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A Deep Disagreement : Council's Rejection of Plans to Expand United Rock Quarry Touches Off Dispute


Half a century after gravel mining formed the foundation for the city of Irwindale, disputes over one quarry are pitting neighbor against neighbor and calling into question the identity of this close-knit industry town.

On Oct. 27, the City Council denied United Rock Products' request to deepen two of its quarry pits from 150 to 275 feet, which would have allowed the company to continue mining for an additional 10 to 12 years. The company says it will be forced to close within a few years if its request isn't granted, and it has challenged the decision in court.

Although details of the dispute are highly technical, the controversy surrounding it has touched off debate about the city's future.

The proposal's opponents, many of whom live on the edge of the quarry, say they fear that further excavation could contaminate ground water, disturb the seismic stability of their properties and raise dust particles that may threaten their health--even their lives.

The company and its supporters argue that the health hazards are minimal, and that other risks can be controlled through proper management. They say United Rock is one of the few secure sources of jobs and income in Irwindale, a good-neighbor business that takes care of its employees and contributes generously to city-sponsored philanthropies. They say that if the excavation proposal isn't approved, the city's bedrock industry could go the way of the dinosaurs.

United Rock operates three quarry pits in Irwindale--half of the active pits in the city. Cal Mat and Livingston Graham operate the others. That's less than a third the number of pits than there were in the 1940s and '50s, during Irwindale's rock and gravel boom.

Revenue from the mining industry bought Irwindale residents a unique level of city services. Now United Rock and its supporters warn that by forcing the company to close, the city will damage itself financially.

"I think (turning down the quarry's proposal) changes the makeup of the city quite a lot," said United Rock's operations manager Arnold Brink. "It practically disintegrates their tax base. A lot of the perks that the residents of the city get are a result of the sand and gravel industry. If they kick the sand and gravel industry in the heels, why, it's going to come back to haunt them."

But others say it's about time the city sought new sources of income.

"Part of the opposition to the continuing deepening of the pits was that the community has had enough of gravel quarrying, and that it's time to move on and use those sites from other purposes, and to move away from a continuing identity as a location of rock quarries."

Those rock quarries, however, help pay for city perks ranging from free haircuts for senior citizens, to home improvement grants, prescription drug coverage and a municipal scholarship fund. Part of the money for these services comes from United Rock's business license fees, along with sales, property and mining taxes, which amount to almost $1 million a year, Brink said. And in exchange for permission to deepen the pits, the company offered Irwindale a lump sum of $3.5 million and a contribution of at least $20,000 a year to the city's scholarship fund.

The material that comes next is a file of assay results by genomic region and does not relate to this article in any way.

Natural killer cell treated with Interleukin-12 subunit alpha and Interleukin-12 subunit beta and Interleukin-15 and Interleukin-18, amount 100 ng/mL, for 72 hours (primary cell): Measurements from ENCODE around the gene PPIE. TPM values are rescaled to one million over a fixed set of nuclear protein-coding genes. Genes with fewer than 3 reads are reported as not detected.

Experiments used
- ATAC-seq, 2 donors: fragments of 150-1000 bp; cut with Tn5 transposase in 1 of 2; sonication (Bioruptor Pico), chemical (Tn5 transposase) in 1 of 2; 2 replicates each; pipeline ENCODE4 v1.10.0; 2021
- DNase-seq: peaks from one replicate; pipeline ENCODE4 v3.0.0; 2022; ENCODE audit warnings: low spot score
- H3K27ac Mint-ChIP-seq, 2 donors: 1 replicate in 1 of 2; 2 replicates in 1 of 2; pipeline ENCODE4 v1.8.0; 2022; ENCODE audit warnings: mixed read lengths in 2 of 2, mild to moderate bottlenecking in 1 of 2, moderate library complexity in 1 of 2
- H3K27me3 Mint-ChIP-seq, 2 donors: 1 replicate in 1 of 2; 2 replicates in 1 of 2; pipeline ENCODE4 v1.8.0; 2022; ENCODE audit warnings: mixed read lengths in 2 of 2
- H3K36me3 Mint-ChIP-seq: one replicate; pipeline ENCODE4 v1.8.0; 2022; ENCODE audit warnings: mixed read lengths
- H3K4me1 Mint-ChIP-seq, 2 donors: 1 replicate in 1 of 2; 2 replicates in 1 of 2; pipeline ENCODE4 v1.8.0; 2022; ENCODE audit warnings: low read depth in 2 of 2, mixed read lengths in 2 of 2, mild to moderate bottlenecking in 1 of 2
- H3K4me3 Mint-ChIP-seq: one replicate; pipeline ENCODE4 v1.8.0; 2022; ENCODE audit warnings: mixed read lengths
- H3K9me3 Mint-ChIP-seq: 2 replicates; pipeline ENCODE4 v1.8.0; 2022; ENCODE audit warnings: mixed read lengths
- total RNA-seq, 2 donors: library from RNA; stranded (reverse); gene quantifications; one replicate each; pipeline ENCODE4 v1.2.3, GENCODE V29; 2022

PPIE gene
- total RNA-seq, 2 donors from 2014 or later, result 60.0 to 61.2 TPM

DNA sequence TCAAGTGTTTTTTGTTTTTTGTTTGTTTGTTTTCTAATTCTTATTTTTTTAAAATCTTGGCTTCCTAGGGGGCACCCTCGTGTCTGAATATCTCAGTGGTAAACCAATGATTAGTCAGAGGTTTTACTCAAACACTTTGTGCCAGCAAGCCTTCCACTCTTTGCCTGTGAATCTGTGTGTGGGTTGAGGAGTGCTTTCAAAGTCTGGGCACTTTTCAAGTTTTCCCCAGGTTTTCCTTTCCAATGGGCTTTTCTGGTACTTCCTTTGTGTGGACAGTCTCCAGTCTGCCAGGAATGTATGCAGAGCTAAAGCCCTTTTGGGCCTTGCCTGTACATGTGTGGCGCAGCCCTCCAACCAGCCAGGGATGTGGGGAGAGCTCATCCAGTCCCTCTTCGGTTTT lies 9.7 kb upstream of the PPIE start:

The city's reserves, up to a high of $35 million in 1987, are projected to be only about $4.6 million by the end of the fiscal year in June, City Manager David Caretto said.

United Rock and related businesses on its site employ about 300 people, at least 10% of whom are Irwindale residents, Brink said. And the company buys about 20% of its supplies from within the city, he added.

Although reclamation of the pits could yield new revenues from the industries that would take their place, a financial analysis commissioned by the city suggests that usage wouldn't replace the money from the quarries.

But opponents of the proposal call United Rock's offer a kind of bribe.

"We resent the obvious attempt by United Rock to 'buy' additional depth by offering the city, and scholarship fund, money in one form or another," the petition against the proposal states. "Such 'payoff' is too little and too late; money can never cover the costs and suffering of the residents."

Jose J. Vargas, who has lived next to the quarry for eight years, says dust from the quarry exacerbated his son's asthma; the son died of asthma last year at the age of 33. No amount of financial compensation can replace that, he said.

The company denies that the death is related to dust from its operations. In fact, Brink said, a sprinkler system installed around the edge of the quarry prevents most dust from even reaching the homes.

The environmental impact report on the project gives credence to the neighbors' complaints and the company's contention that it can resolve them. However, the report also recommends measures to reduce these problems, and Brink said United Rock is willing to do more than required. The company already voluntarily monitors water quality in its pits four times a year, he said. And they are willing to go above and beyond other health and safety measures detailed in the report.

On Monday, United Rock filed a lawsuit against the city in Los Angeles Superior Court, charging that the city violated its own rules by refusing the proposal, which the Planning Commission had previously approved.

City Council members did not return phone calls from The Times.

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